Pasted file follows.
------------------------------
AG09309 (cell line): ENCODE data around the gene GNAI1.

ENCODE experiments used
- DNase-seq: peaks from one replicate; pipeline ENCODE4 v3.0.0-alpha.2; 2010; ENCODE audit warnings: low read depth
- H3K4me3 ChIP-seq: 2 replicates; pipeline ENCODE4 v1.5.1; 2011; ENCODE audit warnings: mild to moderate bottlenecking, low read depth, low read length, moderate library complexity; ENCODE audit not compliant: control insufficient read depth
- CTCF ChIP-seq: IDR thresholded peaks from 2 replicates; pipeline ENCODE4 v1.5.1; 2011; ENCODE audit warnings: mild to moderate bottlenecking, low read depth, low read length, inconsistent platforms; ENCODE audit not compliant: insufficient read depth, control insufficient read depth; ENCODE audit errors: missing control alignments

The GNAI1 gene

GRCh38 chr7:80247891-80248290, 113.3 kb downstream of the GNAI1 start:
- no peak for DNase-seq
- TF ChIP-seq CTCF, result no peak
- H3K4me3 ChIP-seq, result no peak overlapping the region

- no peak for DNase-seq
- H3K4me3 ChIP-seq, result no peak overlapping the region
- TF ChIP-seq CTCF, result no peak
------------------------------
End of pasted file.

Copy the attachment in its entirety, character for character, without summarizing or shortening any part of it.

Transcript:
AG09309 (cell line): ENCODE data around the gene GNAI1.

ENCODE experiments used
- DNase-seq: peaks from one replicate; pipeline ENCODE4 v3.0.0-alpha.2; 2010; ENCODE audit warnings: low read depth
- H3K4me3 ChIP-seq: 2 replicates; pipeline ENCODE4 v1.5.1; 2011; ENCODE audit warnings: mild to moderate bottlenecking, low read depth, low read length, moderate library complexity; ENCODE audit not compliant: control insufficient read depth
- CTCF ChIP-seq: IDR thresholded peaks from 2 replicates; pipeline ENCODE4 v1.5.1; 2011; ENCODE audit warnings: mild to moderate bottlenecking, low read depth, low read length, inconsistent platforms; ENCODE audit not compliant: insufficient read depth, control insufficient read depth; ENCODE audit errors: missing control alignments

The GNAI1 gene

GRCh38 chr7:80247891-80248290, 113.3 kb downstream of the GNAI1 start:
- no peak for DNase-seq
- TF ChIP-seq CTCF, result no peak
- H3K4me3 ChIP-seq, result no peak overlapping the region

- no peak for DNase-seq
- H3K4me3 ChIP-seq, result no peak overlapping the region
- TF ChIP-seq CTCF, result no peak